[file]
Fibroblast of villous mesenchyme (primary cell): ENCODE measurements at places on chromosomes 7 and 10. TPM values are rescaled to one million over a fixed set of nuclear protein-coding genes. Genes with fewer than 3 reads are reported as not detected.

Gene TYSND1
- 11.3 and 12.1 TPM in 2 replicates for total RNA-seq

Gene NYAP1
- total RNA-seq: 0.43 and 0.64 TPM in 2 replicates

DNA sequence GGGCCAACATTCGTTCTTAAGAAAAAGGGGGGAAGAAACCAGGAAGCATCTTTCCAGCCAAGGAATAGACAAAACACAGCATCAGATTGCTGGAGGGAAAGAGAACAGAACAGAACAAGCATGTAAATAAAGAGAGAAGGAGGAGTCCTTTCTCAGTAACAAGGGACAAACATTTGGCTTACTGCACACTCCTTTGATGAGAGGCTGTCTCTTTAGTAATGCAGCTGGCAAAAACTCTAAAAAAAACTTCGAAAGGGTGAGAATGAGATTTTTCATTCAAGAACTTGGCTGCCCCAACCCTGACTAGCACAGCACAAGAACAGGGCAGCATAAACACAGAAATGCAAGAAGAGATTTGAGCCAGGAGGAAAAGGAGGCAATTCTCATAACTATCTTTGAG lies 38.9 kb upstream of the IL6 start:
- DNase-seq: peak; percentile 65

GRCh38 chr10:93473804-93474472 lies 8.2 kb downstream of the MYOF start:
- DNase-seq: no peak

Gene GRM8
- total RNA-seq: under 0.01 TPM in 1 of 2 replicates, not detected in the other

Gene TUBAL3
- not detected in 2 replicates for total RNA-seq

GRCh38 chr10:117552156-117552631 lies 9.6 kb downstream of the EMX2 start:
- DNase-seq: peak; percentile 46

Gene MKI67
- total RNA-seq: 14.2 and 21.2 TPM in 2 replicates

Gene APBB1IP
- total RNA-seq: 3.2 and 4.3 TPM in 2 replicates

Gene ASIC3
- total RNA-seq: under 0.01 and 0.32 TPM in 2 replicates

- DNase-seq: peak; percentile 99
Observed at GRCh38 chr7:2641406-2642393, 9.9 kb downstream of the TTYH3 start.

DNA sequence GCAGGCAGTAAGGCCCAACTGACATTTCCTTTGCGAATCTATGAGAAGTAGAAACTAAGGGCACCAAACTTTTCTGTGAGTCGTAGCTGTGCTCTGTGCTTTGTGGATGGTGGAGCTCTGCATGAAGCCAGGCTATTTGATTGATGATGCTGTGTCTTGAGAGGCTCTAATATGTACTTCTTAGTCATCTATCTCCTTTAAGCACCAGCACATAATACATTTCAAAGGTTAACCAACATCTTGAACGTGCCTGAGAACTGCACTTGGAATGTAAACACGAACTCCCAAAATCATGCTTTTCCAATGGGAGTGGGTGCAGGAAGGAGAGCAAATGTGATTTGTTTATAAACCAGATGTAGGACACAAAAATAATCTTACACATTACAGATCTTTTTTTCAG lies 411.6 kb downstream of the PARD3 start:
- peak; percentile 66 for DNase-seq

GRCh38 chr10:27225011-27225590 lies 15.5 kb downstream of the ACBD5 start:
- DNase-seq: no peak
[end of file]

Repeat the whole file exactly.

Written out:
Fibroblast of villous mesenchyme (primary cell): ENCODE measurements at places on chromosomes 7 and 10. TPM values are rescaled to one million over a fixed set of nuclear protein-coding genes. Genes with fewer than 3 reads are reported as not detected.

Gene TYSND1
- 11.3 and 12.1 TPM in 2 replicates for total RNA-seq

Gene NYAP1
- total RNA-seq: 0.43 and 0.64 TPM in 2 replicates

DNA sequence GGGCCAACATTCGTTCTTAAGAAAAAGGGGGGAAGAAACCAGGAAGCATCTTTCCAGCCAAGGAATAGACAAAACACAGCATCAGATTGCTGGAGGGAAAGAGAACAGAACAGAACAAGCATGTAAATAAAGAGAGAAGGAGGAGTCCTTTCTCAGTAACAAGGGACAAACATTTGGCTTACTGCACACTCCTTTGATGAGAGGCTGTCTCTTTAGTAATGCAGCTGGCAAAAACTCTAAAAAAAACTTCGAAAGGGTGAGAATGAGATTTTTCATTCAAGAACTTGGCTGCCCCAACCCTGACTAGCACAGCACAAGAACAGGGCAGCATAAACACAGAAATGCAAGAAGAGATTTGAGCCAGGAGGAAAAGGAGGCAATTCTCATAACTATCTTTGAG lies 38.9 kb upstream of the IL6 start:
- DNase-seq: peak; percentile 65

GRCh38 chr10:93473804-93474472 lies 8.2 kb downstream of the MYOF start:
- DNase-seq: no peak

Gene GRM8
- total RNA-seq: under 0.01 TPM in 1 of 2 replicates, not detected in the other

Gene TUBAL3
- not detected in 2 replicates for total RNA-seq

GRCh38 chr10:117552156-117552631 lies 9.6 kb downstream of the EMX2 start:
- DNase-seq: peak; percentile 46

Gene MKI67
- total RNA-seq: 14.2 and 21.2 TPM in 2 replicates

Gene APBB1IP
- total RNA-seq: 3.2 and 4.3 TPM in 2 replicates

Gene ASIC3
- total RNA-seq: under 0.01 and 0.32 TPM in 2 replicates

- DNase-seq: peak; percentile 99
Observed at GRCh38 chr7:2641406-2642393, 9.9 kb downstream of the TTYH3 start.

DNA sequence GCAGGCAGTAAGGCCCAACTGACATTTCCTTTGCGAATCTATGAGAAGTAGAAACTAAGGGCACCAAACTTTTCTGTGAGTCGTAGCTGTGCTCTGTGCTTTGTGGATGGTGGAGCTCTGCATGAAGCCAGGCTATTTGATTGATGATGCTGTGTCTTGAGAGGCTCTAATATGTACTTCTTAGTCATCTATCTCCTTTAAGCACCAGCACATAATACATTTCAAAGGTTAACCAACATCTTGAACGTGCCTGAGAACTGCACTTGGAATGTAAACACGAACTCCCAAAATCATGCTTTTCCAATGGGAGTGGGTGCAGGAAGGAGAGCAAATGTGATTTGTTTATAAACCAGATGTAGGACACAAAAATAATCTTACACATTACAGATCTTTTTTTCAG lies 411.6 kb downstream of the PARD3 start:
- peak; percentile 66 for DNase-seq

GRCh38 chr10:27225011-27225590 lies 15.5 kb downstream of the ACBD5 start:
- DNase-seq: no peak